Making sure Multiple Pathways is done correctly will help prepare students for college and the work place, but if not done correctly, it won't address previous problems. The issue is making sure you have everything in place to be successful.
Multiple Pathways prepares students for college and careers
New report focuses on high school reform done right
EAST LANSING, Mich., (December 1, 2008)—The Multiple Pathways approach to high school reform is being advanced by states and supported by philanthropy groups around the country. The approach was developed as a way to prepare students for both college and careers while rejecting a tracking system that provides academic preparation for some students but only vocational preparation to others. A new report highlights the potential of this approach but warns that if poorly designed and implemented, past problems will not be addressed.
Released today by the Great Lakes Center for Education Research and Practice, this legislation policy brief was co-authored by Dr. Marisa Saunders, a research associate at UCLA’s Institute for Democracy, Education and Access, and Christopher Chrisman, an associate with the Denver office of the law firm Holland & Hart.
The first half of the report explains the key elements of effective Multiple Pathways reform. The second half translates these elements into statutory language, concretely providing the details necessary to move forward with this important reform.
The Multiple Pathways approach to high school reform connects rigorous academic preparation and technical knowledge to opportunities to learn from adult, real-world settings such as the workplace. The reform rests on three research-based propositions:
*Learning both academic and technical knowledge is enhanced when the two are combined and contextualized in real-world situations;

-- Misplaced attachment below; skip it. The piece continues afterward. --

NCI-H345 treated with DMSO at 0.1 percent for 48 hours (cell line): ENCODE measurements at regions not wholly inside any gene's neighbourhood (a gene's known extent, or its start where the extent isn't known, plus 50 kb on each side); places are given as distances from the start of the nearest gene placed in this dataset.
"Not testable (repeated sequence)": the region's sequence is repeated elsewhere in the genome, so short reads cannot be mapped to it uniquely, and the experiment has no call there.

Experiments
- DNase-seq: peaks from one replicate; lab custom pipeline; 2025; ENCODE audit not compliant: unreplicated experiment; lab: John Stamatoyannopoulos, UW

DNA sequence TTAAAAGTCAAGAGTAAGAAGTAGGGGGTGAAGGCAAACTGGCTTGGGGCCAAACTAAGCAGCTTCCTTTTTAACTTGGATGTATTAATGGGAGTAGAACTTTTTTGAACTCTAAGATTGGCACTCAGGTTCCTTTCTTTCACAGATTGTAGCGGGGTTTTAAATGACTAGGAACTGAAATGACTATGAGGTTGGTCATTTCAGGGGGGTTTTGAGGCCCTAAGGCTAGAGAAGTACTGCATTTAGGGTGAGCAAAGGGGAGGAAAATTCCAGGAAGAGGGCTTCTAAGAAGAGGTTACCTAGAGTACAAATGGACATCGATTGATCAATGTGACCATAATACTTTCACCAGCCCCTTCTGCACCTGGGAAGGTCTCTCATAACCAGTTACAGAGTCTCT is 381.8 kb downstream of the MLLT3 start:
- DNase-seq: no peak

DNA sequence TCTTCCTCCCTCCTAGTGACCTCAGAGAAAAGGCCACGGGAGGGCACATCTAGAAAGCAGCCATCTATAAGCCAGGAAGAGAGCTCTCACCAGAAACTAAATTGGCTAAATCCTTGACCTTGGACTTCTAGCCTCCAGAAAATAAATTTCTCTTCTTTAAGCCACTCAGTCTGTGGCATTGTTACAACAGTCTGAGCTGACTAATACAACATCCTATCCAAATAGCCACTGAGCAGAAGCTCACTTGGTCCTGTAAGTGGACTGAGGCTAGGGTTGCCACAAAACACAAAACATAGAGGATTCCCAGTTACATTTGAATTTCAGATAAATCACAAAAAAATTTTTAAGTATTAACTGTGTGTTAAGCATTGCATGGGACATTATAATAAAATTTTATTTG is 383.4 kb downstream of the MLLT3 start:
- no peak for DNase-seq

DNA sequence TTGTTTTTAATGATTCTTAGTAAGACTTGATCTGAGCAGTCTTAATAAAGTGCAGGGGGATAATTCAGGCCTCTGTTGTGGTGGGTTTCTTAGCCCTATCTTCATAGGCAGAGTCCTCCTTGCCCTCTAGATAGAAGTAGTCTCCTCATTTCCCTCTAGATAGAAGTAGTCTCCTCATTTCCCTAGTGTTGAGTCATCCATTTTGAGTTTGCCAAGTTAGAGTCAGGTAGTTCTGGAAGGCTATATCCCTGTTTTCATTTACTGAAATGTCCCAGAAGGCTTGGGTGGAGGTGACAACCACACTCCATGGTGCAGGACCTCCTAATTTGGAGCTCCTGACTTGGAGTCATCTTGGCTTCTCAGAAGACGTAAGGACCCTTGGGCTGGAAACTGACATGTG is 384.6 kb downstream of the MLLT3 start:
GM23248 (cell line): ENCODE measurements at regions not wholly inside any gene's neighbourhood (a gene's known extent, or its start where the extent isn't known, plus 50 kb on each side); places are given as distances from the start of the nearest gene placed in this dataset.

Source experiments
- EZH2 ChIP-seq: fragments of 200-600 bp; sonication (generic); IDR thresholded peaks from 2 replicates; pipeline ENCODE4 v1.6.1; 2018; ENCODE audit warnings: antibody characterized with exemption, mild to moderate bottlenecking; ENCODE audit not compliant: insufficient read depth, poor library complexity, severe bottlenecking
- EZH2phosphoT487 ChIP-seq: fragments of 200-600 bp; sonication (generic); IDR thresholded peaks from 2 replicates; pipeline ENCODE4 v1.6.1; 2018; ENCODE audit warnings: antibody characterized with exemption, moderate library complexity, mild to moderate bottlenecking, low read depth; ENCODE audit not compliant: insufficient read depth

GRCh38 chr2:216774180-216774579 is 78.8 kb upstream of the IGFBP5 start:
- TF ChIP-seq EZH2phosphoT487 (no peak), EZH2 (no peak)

*Connecting academics to such real-world contexts promotes student interest and engagement; and
*Students provided with both academic and career education are more likely to be able to later choose from the full range of postsecondary options.
Saunders points out that Multiple Pathways is not a “one-size-fits-all” approach. Students and families choose from a number of “pathways” which offer both the academic and real-world experiences that students need. Though each “pathway” differs in terms of curricular content, how courses are organized and how much time students spend on and off campus, Saunders says that what is most important is that “every pathway leads to the same destination: preparation to succeed in both college and career, not one or the other.”
However, Saunders cautions, “If poorly designed or enacted, the reform will only maintain the same old vocational education programs or alternative schools, continuing discredited practices of ability tracking rather than transforming the comprehensive high school.”
A well-designed Multiple Pathways reform must include the following four essential components within each and every pathway that is offered to students:
*A college-preparatory academic core that satisfies the course requirements for entry into a state’s flagship public university, using project-based learning and other engaging classroom strategies;
*A professional/technical core well-grounded in academic and real-world standards;
*Field-based learning and realistic workplace simulations that deepen students’ understanding of academic and technical knowledge through application in real-world situations; and
*Additional support services to meet the particular needs of students and communities, which can include supplemental instruction, counseling, and transportation.
According to Saunders, effective Multiple Pathways reform as proposed in the brief can, “meet the educational needs of a diverse student population by bridging the divide between education for work and education for college.”
Find Saunders’ and Chrisman’s report, Multiple Pathways: 21st Century High Schools that Prepare All Students for College, Career and Civic Participation on the web at:http://www.greatlakescenter.org.